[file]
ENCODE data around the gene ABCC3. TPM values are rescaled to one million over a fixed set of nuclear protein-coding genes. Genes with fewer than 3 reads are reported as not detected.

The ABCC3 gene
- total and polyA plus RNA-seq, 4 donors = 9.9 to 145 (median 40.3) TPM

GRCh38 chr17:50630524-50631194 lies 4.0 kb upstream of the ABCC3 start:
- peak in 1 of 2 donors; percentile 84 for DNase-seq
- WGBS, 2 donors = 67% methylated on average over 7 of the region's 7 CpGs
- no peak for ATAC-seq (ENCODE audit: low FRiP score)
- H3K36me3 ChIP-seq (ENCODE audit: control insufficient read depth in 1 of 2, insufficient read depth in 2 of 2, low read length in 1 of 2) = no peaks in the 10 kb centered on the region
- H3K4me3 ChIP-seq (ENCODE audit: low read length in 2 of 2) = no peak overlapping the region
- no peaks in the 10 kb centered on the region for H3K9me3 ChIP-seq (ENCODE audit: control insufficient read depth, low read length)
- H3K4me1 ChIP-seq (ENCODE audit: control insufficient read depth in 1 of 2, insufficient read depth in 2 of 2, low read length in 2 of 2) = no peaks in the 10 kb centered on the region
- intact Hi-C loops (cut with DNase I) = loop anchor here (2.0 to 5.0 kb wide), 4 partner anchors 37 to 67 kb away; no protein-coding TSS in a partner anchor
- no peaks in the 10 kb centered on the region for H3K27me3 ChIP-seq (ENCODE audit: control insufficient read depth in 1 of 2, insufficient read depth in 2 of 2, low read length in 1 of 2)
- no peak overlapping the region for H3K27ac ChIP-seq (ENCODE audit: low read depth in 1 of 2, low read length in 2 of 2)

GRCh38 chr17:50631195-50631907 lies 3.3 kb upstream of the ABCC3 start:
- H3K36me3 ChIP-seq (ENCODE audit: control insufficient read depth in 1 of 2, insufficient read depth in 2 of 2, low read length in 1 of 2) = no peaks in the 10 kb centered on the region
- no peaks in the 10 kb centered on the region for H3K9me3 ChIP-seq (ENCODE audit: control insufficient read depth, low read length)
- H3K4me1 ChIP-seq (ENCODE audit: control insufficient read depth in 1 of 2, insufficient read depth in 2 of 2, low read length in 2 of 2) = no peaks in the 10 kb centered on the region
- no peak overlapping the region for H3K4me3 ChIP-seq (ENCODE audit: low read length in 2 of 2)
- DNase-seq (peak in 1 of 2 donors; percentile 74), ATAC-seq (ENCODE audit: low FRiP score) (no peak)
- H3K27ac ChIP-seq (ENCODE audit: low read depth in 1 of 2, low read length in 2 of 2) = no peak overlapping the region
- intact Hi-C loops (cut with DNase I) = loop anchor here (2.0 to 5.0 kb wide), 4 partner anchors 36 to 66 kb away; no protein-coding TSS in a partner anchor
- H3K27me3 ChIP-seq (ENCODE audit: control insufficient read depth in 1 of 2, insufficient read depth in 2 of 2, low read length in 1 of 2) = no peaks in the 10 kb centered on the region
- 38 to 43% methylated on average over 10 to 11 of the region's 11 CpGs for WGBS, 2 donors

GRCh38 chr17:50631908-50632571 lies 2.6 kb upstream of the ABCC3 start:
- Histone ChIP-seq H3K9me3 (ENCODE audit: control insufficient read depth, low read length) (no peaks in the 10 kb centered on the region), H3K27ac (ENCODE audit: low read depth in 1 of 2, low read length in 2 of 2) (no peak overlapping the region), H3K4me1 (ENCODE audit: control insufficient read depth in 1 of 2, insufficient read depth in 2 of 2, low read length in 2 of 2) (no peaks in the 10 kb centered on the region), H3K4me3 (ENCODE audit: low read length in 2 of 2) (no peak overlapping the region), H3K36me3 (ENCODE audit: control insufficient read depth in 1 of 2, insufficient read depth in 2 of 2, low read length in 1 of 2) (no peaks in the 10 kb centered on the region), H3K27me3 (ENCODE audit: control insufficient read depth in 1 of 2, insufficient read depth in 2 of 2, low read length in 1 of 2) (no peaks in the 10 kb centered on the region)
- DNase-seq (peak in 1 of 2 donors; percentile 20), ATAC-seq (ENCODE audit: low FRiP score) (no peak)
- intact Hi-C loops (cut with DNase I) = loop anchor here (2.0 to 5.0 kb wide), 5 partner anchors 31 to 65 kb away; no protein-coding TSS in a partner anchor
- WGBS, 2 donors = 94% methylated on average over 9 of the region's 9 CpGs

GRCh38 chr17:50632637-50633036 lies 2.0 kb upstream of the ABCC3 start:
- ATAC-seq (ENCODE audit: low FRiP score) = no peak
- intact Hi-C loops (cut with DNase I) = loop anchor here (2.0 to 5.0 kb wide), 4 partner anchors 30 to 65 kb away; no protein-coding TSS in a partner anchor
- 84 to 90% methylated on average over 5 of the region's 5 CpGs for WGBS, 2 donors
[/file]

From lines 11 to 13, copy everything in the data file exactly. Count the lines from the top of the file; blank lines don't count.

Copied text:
- H3K4me1 ChIP-seq (ENCODE audit: control insufficient read depth in 1 of 2, insufficient read depth in 2 of 2, low read length in 2 of 2) = no peaks in the 10 kb centered on the region
- intact Hi-C loops (cut with DNase I) = loop anchor here (2.0 to 5.0 kb wide), 4 partner anchors 37 to 67 kb away; no protein-coding TSS in a partner anchor
- no peaks in the 10 kb centered on the region for H3K27me3 ChIP-seq (ENCODE audit: control insufficient read depth in 1 of 2, insufficient read depth in 2 of 2, low read length in 1 of 2)